Do you know how Benz got its famous brand name, Mercedes? Well, this one is a shocker: It’s a lady’s name! Benz got it from the daughter of a good client named Emil Jellinek. Jellinek was a racer and whenever he did, he would ‘name’ his racing car -Mercedes. Benz took on the name to become a product name at the end of 1900. It was first used to designate a 35 HP Mercedes model, a car made for Mr Jellink in 1901. So now we all know the legend behind the name.
The car below (40PS Mercedes-Simplex), I should mention, is the oldest Mercedes still in existence. It was designed by Maybach.
After the WWI, Mercedes started to manufacture cars with diesel and supercharger engines. Take for example the car below, it is a 27/170/225 PS Mercedes-Benz model SSK sports two-seater (it has a really long name). It has an even bigger engine that has more cylinders and a faster 119 mph top speed. Sadly however, it was a limited edition car with only 35 units built and sold.
This elegant, expensive red roadster was built for ‘the rich and the beautiful’. The car was a good 28000 Reichsmark (about 98000 euros), so it was the most expensive car during the 1930s. The top speed was 100mph and it had an engine with 8 cylinders! Since the car was built for elegance, it was a great showpiece.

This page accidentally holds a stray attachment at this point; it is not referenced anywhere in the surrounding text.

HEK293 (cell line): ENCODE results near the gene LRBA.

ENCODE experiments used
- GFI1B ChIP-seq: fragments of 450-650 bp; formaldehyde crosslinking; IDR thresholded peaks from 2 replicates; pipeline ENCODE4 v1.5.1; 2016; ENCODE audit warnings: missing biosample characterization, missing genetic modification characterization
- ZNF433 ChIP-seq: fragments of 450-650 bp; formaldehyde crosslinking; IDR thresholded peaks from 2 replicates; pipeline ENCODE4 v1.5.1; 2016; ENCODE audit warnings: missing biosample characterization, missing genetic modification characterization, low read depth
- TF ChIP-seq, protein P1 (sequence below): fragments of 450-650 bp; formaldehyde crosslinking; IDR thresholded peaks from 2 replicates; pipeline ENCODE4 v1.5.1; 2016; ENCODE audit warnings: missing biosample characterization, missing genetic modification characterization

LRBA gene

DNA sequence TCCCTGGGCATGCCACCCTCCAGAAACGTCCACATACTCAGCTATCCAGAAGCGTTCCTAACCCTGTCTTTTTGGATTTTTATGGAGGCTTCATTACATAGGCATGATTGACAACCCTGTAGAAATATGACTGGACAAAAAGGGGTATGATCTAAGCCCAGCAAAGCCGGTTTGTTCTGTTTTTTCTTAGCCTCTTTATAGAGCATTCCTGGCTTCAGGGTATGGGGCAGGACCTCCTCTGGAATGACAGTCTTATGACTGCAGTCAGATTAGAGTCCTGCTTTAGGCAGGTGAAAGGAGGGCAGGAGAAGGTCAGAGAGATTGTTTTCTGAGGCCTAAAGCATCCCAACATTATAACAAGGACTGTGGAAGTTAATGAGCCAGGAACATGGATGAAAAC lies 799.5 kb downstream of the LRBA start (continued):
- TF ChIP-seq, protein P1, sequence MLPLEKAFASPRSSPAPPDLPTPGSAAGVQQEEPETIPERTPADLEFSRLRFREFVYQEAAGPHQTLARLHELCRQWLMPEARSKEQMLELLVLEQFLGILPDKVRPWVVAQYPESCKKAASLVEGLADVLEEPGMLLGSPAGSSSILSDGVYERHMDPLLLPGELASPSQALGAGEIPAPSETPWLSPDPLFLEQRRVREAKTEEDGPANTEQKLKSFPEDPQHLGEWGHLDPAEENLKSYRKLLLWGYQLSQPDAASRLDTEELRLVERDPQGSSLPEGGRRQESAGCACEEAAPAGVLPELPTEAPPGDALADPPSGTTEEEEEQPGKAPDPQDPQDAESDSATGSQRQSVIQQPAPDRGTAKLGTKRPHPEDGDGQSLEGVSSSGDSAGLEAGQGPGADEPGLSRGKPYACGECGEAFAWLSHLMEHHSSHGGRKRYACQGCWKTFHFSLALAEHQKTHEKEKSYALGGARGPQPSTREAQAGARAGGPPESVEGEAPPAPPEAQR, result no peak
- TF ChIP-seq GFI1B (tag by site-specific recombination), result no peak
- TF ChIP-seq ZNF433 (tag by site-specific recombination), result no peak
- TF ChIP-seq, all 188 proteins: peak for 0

The first car to have a diesel engine was this black Mercedes-Benz 770 Grand Mercedes open tourer. It also had a supercharged engine. The top speed of this car is also around 100mph with an 8 cylinder engine like the roadster above. I should also mention that this car is one of the widest cars in the world, so it might have a bit of a problem when getting round tight corners!
After the WWII, Mercedes focused on appearance and the diversity (mum allowed me to use this word and I satisfactorily managed to explain to her the meaning of it) of models. This specific Mercedes-Benz 300 S convertible A has the engine of a normal and modest car but when you come out of the car, it turns into a car that can break the head-turn o-meter.
Now this is a car that could possibly be the coolest one in the museum. It was the inspiration for the SLS. It was the fastest car of its time… The Mercedes-Benz 300 SL Coupé! This specific model was built between 1954-1957. Only few are remaining and the selling price of this car is through the roof. It was also a futuristic car with a top speed of 162mph! This car is fast even by today’s supercar standards!